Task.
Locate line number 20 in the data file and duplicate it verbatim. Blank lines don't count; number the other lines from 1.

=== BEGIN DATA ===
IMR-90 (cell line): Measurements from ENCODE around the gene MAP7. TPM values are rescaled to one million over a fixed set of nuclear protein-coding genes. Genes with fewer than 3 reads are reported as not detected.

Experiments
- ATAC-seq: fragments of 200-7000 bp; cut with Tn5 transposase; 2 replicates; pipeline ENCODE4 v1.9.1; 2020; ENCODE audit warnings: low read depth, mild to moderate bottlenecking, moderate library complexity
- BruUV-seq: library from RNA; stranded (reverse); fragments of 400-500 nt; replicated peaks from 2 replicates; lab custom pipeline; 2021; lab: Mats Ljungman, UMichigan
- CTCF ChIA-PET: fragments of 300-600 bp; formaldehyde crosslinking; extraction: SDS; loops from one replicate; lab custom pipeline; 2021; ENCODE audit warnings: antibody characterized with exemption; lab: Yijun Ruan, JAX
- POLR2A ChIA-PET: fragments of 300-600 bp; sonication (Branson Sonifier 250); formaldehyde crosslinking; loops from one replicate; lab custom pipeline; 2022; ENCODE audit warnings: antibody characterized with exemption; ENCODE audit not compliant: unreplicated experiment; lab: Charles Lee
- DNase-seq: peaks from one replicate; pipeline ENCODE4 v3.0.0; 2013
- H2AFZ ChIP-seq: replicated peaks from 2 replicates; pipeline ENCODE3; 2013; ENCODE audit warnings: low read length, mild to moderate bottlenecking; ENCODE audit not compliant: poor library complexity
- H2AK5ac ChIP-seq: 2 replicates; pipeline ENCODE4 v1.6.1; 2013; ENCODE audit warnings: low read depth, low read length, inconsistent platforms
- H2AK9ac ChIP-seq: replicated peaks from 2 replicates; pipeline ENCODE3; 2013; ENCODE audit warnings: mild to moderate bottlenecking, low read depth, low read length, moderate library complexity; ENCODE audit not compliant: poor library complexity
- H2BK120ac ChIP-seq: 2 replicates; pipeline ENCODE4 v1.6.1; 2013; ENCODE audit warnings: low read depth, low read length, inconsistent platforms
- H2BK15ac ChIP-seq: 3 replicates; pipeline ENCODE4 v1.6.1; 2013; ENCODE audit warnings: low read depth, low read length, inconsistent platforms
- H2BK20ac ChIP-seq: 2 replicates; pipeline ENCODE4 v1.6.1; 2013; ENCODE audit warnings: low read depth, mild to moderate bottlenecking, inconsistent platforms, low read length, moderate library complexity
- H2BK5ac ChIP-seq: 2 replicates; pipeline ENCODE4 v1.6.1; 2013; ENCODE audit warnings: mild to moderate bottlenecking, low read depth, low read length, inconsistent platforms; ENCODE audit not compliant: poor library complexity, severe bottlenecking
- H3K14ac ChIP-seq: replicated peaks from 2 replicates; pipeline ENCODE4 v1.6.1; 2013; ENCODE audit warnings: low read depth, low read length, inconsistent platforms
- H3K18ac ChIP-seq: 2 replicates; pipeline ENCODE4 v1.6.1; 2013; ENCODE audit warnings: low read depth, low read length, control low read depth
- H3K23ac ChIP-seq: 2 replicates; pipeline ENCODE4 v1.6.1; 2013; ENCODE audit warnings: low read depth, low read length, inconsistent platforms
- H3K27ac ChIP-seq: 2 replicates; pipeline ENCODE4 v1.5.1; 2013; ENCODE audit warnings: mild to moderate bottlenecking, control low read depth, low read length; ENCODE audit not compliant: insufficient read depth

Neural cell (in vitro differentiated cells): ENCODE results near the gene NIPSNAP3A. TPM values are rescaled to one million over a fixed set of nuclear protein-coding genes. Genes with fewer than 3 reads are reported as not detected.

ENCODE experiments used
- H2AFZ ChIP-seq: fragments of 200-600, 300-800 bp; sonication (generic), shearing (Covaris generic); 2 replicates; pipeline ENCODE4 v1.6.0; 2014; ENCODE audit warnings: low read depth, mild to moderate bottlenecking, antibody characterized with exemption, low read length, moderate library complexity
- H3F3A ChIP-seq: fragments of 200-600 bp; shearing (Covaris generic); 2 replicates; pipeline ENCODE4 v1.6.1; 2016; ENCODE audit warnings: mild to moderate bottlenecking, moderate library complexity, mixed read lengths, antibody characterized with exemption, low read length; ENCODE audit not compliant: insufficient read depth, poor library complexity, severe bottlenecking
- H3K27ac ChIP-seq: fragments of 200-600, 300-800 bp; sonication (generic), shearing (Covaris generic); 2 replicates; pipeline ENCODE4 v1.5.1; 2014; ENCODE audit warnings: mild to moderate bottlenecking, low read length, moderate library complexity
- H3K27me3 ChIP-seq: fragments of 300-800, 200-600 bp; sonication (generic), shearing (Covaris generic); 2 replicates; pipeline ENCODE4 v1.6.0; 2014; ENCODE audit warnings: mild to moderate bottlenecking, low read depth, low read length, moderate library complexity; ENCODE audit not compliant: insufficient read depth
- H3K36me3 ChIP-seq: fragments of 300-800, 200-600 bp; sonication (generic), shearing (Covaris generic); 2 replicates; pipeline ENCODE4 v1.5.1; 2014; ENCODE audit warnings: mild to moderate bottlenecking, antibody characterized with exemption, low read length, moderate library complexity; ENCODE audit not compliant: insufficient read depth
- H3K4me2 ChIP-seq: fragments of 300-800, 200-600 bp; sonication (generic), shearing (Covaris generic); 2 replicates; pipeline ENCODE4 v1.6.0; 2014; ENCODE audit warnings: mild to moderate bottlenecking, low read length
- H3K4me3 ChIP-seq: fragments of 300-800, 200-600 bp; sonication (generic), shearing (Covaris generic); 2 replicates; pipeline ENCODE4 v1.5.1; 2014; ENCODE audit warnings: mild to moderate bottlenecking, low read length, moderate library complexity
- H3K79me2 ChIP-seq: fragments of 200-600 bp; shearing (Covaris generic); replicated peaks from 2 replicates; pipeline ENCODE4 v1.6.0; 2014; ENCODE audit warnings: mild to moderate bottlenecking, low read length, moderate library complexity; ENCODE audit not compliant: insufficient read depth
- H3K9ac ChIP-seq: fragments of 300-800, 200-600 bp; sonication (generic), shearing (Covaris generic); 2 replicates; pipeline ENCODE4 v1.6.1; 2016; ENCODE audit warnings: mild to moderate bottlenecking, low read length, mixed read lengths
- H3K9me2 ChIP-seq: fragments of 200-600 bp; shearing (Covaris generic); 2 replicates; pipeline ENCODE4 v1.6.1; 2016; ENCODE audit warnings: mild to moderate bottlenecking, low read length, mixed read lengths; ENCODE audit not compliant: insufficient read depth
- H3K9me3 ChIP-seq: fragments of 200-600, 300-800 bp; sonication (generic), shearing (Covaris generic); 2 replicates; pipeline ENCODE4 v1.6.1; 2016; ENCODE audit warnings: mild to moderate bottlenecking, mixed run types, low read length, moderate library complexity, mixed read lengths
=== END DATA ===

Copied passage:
ENCODE experiments used